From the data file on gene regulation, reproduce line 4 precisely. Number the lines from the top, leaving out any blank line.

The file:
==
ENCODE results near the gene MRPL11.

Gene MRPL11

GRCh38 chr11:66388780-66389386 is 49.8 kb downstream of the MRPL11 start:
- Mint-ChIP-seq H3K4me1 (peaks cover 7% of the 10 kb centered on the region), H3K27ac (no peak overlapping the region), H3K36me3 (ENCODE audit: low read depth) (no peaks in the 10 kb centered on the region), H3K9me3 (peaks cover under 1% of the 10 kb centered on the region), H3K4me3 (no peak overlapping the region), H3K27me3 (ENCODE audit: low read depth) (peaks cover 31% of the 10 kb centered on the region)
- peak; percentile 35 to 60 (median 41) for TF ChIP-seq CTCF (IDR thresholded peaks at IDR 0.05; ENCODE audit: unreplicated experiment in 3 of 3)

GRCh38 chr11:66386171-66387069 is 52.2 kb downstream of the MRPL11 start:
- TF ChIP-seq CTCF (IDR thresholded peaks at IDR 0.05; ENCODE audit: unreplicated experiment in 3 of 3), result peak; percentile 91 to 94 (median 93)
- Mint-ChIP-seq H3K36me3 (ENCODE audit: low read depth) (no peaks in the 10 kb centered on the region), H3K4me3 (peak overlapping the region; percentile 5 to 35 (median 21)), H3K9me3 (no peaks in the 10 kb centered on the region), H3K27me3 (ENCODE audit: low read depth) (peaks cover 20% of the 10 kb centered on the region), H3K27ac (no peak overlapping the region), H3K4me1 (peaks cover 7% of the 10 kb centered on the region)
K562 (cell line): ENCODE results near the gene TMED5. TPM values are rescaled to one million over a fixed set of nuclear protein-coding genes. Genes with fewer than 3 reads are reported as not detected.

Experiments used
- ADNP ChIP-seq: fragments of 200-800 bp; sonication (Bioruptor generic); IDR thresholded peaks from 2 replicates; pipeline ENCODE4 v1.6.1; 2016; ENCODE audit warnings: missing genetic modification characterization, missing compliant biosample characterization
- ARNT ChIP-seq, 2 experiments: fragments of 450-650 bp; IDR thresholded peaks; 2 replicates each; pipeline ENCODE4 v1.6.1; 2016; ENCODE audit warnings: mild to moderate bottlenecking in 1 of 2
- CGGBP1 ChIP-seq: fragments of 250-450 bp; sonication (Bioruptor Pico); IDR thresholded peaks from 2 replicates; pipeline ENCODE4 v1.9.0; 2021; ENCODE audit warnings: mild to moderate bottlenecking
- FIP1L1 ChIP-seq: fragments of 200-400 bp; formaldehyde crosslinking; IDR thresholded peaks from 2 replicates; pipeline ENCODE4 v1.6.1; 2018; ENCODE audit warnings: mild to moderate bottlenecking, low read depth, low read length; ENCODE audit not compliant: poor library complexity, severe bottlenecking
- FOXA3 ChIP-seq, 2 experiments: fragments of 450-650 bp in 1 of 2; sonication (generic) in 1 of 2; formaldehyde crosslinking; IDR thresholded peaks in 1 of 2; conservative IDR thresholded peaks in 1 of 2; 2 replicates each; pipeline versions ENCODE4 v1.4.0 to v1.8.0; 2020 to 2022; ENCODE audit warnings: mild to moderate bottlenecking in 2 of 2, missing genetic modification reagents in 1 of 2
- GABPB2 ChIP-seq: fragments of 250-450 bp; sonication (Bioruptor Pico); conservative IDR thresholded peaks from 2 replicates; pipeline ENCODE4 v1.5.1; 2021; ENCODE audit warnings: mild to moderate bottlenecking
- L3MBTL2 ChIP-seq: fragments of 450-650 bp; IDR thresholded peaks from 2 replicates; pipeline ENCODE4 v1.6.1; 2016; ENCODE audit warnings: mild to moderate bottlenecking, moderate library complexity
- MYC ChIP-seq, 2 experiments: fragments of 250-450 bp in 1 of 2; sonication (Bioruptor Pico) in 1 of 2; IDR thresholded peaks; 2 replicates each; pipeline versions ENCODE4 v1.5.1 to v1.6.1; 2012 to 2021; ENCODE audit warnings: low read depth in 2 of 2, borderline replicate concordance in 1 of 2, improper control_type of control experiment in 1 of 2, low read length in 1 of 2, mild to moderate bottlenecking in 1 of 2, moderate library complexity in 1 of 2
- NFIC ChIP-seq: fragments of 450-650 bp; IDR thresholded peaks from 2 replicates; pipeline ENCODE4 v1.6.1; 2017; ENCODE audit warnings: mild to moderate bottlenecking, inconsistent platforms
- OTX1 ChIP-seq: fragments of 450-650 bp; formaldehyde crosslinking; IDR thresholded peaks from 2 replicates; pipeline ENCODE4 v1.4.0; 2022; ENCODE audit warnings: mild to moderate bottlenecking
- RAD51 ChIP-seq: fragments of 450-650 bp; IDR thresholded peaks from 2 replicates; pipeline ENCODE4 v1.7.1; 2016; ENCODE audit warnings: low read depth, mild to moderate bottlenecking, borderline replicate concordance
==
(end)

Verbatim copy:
- Mint-ChIP-seq H3K4me1 (peaks cover 7% of the 10 kb centered on the region), H3K27ac (no peak overlapping the region), H3K36me3 (ENCODE audit: low read depth) (no peaks in the 10 kb centered on the region), H3K9me3 (peaks cover under 1% of the 10 kb centered on the region), H3K4me3 (no peak overlapping the region), H3K27me3 (ENCODE audit: low read depth) (peaks cover 31% of the 10 kb centered on the region)